The new Middlesbrough Institute of Modern Art gallery building and adjoining Public Square are part of the redevelopment of the town centre in Middlesbrough, a community of approximately 150,000 inhabitants in the North East of England, serving as commercial and cultural centre for an area of about 650,000 people.
With the aim to create ‘economic success and cultural diversity’ Middlesbrough’s redevelopment focused on the attraction of leisure and retail facilities, the redesign of major streets and, as a key project, the redevelopment of Middlesbrough’s central Victoria Square, including the new art gallery.
The project was won in 2002 by (EEA) Erick van Egeraat associated architects through an international competition, the public square has been designed in conjunction with Dutch landscape architects West 8.
The winning design presents an ideas and architectural approach to the master plan of a central site, including the location of the gallery and its relationship to the proposed square and other existing civic buildings.
The project is defined by a single public open space, clearly identifiable with distinct areas, that encourages active use, strengthens connections with the surrounding streets and supports pedestrian movement throughout the town centre.
The new art gallery is located on the south side of the Square and represents the first phase of implementing a coherent and vibrant new cultural quarter with public activities.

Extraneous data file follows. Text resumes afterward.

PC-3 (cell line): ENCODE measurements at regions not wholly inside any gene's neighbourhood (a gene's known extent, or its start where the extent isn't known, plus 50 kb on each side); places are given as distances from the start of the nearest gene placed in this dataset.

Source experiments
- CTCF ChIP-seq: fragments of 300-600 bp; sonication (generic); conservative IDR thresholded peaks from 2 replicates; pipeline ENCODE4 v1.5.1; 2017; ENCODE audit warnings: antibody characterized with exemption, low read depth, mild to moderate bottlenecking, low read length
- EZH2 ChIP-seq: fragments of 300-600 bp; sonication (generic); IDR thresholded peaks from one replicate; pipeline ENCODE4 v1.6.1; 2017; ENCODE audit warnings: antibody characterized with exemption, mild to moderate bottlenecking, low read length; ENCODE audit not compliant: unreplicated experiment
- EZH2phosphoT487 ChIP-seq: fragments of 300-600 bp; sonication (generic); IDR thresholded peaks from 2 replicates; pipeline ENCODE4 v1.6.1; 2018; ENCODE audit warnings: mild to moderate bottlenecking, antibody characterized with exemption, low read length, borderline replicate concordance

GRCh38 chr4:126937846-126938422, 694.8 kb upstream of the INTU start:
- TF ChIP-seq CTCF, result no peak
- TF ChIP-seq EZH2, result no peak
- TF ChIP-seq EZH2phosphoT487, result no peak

The new gallery houses Middlesbrough’s collection of modern arts and crafts as well as temporary exhibitions on approximately 4.000 m2 of gallery space, furthermore a café, restaurant, shop and education spaces.
The building itself is separated into two distinct building parts reflecting the public and support functions inside, with the exhibition space overlapping the two and the public foyer linking them together. The form and materials of the building express this duality of the concept, while respecting the scale and material of the surrounding buildings.
The public spaces directly face the square with the education and entertainment areas taking advantage of the views. This public side of the building, including main entrance to foyer, café and shop is spacious, open and inviting and enables easy access to the gallery.
The creation of a layered, transparent façade enhances the openness and the visual connections between the square, the town and the gallery’s interior thus optimising the relationship between MIMA and the revitalised public and cultural quarter of Middlesbrough.
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